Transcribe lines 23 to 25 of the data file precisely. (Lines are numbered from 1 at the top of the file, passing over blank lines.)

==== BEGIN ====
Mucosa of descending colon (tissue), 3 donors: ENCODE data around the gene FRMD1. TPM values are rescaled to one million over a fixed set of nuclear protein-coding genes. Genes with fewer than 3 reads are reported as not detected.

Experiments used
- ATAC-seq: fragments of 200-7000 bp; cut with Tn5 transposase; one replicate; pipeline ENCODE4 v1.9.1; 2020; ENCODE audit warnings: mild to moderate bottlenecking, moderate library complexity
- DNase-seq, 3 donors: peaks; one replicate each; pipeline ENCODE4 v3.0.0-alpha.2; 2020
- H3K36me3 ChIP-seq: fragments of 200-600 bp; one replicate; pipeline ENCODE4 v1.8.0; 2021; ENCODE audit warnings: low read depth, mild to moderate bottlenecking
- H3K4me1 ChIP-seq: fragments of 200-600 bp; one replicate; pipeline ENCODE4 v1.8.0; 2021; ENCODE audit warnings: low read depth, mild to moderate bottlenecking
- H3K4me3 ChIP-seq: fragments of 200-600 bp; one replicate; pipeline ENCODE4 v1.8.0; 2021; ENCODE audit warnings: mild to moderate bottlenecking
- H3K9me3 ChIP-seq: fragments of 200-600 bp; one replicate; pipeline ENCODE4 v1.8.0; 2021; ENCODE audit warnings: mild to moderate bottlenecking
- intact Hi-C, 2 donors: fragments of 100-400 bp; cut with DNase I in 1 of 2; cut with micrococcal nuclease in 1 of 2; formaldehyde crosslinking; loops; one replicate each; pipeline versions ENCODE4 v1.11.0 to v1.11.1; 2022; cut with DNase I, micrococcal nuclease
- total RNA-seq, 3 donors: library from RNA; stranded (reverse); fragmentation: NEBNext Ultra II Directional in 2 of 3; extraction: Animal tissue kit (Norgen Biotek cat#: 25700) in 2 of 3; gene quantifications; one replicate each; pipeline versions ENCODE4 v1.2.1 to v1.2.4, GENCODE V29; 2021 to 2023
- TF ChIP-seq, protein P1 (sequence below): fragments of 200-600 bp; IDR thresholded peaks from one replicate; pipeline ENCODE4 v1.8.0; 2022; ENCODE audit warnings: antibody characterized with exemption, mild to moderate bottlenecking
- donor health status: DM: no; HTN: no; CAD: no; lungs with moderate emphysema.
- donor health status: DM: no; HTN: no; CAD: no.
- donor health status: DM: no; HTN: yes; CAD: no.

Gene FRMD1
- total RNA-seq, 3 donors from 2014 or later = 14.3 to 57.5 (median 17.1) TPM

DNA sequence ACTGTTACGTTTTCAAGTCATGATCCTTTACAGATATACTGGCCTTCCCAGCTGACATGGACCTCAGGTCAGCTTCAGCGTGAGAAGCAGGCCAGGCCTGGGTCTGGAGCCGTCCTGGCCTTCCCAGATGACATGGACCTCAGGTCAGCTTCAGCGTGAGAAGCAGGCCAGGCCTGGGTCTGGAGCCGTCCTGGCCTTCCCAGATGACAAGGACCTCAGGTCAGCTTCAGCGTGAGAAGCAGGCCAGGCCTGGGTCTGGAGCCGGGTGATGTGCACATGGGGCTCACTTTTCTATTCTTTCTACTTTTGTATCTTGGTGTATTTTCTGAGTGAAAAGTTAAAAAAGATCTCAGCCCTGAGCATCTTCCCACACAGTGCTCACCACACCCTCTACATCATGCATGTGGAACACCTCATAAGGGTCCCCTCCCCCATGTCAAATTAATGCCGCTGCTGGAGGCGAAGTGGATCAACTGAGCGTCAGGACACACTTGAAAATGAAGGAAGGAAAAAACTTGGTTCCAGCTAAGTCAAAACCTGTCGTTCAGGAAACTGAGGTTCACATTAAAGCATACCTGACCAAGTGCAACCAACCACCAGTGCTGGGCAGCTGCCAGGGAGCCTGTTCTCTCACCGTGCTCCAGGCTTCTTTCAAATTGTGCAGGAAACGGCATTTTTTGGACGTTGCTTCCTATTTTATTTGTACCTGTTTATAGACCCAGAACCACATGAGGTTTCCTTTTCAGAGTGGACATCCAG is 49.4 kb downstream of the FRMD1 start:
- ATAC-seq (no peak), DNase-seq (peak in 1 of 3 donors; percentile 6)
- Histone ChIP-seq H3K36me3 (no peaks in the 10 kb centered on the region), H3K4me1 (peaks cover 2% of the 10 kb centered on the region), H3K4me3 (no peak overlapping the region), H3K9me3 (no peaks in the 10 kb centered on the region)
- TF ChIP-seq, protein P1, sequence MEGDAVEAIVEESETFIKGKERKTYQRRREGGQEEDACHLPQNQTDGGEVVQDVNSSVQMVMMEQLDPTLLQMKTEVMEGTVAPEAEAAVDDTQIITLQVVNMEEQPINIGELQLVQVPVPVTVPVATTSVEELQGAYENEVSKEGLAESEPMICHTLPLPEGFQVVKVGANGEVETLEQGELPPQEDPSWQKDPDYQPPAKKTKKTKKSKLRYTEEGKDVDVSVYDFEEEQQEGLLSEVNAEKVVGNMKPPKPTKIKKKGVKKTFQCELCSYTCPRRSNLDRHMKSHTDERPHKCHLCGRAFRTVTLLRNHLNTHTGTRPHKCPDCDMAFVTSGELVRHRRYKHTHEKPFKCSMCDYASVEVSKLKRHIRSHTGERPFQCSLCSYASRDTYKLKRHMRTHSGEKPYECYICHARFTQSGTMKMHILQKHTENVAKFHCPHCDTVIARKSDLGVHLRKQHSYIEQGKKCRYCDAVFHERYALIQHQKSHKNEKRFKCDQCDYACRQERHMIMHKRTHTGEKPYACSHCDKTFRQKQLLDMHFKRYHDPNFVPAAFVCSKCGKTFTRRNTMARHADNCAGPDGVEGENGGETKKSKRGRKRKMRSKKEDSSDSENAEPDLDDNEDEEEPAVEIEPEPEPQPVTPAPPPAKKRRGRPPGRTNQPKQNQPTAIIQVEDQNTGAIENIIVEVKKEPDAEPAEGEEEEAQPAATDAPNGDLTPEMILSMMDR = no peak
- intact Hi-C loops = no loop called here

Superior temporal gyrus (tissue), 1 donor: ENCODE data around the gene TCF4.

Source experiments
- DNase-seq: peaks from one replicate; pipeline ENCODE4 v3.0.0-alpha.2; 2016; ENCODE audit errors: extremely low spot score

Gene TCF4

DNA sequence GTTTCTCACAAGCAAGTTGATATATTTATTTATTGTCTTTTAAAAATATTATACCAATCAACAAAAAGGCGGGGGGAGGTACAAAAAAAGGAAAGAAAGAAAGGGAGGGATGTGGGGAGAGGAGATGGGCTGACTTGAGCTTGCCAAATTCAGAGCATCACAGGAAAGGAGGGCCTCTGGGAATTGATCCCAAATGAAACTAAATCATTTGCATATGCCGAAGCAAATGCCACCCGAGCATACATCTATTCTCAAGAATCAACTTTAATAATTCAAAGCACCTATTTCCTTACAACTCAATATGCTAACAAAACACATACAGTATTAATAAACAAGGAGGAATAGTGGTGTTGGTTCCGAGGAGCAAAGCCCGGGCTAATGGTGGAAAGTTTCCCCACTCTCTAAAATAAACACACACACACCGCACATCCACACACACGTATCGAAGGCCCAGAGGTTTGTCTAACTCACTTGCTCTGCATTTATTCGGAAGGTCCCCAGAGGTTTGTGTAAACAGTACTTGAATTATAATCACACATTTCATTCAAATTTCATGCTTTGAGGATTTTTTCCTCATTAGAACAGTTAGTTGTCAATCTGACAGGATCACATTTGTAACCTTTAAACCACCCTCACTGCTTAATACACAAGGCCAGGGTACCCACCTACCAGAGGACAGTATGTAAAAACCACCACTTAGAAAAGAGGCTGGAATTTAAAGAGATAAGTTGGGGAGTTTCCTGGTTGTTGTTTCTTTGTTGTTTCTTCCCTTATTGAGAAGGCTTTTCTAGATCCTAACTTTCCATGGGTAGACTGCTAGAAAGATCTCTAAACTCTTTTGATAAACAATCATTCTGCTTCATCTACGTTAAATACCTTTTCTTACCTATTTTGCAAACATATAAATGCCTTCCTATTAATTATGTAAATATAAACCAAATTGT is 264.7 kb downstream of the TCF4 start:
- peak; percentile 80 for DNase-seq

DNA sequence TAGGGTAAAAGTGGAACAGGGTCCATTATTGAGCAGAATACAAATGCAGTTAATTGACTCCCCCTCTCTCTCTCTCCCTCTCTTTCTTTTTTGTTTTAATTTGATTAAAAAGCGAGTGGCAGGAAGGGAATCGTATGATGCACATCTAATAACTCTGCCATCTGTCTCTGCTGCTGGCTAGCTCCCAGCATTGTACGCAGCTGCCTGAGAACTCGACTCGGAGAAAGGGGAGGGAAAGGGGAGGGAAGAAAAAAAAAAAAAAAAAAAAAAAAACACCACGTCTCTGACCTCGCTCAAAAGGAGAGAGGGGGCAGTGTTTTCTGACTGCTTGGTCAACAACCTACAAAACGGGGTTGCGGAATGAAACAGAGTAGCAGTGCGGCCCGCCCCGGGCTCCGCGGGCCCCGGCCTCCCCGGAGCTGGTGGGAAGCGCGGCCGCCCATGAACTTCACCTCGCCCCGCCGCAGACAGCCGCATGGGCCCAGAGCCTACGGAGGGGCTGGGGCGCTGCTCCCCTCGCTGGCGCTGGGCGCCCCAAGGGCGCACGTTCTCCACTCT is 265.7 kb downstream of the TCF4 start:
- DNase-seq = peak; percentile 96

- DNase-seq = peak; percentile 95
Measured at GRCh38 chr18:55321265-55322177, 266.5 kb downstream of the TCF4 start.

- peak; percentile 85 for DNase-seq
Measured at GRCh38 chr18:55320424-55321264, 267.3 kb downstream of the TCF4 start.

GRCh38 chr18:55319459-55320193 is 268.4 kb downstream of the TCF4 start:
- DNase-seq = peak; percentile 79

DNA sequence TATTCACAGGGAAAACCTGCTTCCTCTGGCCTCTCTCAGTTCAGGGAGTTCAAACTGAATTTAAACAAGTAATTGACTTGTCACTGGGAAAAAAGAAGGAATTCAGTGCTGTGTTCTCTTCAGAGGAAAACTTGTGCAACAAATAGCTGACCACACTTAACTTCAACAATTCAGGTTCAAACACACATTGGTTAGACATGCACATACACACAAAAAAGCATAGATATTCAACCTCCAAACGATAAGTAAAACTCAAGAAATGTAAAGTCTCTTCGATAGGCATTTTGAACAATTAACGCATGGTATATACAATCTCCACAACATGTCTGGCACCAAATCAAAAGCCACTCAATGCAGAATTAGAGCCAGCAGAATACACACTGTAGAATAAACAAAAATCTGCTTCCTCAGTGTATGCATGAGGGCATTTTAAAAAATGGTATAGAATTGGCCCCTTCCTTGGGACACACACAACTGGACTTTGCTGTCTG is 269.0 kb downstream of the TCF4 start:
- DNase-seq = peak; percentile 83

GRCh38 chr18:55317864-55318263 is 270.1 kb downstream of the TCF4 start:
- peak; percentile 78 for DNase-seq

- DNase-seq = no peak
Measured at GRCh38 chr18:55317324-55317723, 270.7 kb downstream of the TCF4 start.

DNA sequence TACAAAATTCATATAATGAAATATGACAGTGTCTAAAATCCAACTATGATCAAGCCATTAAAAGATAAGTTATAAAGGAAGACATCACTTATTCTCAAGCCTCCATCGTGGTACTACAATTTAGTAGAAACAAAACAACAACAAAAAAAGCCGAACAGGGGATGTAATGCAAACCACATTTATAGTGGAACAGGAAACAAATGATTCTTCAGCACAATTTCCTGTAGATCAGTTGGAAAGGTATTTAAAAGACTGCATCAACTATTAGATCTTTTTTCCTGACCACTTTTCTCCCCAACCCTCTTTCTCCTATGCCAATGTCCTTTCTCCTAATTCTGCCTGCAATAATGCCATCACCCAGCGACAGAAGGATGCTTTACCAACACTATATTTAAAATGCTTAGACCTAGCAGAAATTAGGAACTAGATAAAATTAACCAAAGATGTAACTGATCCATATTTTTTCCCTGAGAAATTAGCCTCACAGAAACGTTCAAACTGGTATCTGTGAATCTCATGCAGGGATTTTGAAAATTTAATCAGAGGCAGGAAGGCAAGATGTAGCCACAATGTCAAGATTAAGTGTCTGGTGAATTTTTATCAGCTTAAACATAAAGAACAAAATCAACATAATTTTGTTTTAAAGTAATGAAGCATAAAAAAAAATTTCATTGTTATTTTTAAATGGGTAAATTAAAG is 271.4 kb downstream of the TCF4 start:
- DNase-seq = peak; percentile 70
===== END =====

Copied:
Source experiments
- DNase-seq: peaks from one replicate; pipeline ENCODE4 v3.0.0-alpha.2; 2016; ENCODE audit errors: extremely low spot score

Gene TCF4